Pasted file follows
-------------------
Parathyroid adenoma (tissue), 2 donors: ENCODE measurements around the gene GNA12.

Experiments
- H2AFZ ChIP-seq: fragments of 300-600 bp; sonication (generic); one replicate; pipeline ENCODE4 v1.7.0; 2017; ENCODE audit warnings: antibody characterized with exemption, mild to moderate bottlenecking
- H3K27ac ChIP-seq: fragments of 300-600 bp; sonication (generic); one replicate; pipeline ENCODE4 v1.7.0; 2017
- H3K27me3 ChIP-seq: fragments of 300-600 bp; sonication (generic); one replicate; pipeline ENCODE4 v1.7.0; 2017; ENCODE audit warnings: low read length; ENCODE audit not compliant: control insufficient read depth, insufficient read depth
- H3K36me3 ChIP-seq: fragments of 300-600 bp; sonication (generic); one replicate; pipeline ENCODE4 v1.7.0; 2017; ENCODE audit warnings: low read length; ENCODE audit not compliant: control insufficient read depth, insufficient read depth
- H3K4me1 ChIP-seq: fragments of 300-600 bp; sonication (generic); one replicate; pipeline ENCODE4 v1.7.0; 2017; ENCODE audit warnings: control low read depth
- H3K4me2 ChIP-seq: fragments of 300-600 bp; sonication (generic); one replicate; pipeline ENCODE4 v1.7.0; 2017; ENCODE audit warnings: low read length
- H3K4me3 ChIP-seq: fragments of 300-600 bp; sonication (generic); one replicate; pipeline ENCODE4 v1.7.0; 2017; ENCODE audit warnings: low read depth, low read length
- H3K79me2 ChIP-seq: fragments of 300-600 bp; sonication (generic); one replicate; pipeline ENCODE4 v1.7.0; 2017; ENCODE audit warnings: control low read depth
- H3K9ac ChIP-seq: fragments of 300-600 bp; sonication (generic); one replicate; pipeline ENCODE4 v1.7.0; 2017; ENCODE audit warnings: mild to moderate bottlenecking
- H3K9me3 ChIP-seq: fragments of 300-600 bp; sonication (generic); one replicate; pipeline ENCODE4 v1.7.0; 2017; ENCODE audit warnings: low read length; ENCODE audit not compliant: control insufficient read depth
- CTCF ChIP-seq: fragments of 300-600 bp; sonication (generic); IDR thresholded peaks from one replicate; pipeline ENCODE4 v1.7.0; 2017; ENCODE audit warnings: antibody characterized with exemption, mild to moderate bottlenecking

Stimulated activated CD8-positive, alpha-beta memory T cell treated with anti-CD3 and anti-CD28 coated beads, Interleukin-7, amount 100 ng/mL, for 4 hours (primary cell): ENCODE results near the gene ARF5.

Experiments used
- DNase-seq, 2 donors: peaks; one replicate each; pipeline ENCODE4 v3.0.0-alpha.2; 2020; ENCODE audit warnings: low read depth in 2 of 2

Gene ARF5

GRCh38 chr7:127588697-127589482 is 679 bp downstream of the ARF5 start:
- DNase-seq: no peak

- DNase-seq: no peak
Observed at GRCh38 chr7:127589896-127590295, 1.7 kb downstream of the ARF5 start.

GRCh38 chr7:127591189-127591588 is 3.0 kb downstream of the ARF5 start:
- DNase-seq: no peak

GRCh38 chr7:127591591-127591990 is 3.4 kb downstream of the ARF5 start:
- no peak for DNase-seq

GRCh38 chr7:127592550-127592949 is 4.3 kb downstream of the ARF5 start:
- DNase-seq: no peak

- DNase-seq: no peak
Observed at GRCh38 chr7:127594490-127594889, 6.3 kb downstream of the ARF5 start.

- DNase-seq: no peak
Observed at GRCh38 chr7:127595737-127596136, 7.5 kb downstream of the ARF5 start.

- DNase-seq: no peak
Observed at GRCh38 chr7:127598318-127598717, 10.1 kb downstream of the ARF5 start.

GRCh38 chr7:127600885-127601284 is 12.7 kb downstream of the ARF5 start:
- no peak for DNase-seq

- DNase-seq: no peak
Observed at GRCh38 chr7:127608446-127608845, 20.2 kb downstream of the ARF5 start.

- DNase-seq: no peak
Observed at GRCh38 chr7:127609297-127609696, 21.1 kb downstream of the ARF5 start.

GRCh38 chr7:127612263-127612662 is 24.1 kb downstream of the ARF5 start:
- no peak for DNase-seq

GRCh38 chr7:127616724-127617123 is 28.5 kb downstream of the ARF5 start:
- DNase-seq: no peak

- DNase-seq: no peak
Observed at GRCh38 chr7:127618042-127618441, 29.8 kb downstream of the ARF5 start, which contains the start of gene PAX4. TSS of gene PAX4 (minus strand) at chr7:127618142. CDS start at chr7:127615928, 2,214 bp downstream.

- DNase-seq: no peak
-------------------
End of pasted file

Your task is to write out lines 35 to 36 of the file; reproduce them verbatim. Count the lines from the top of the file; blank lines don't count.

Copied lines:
- no peak for DNase-seq

- DNase-seq: no peak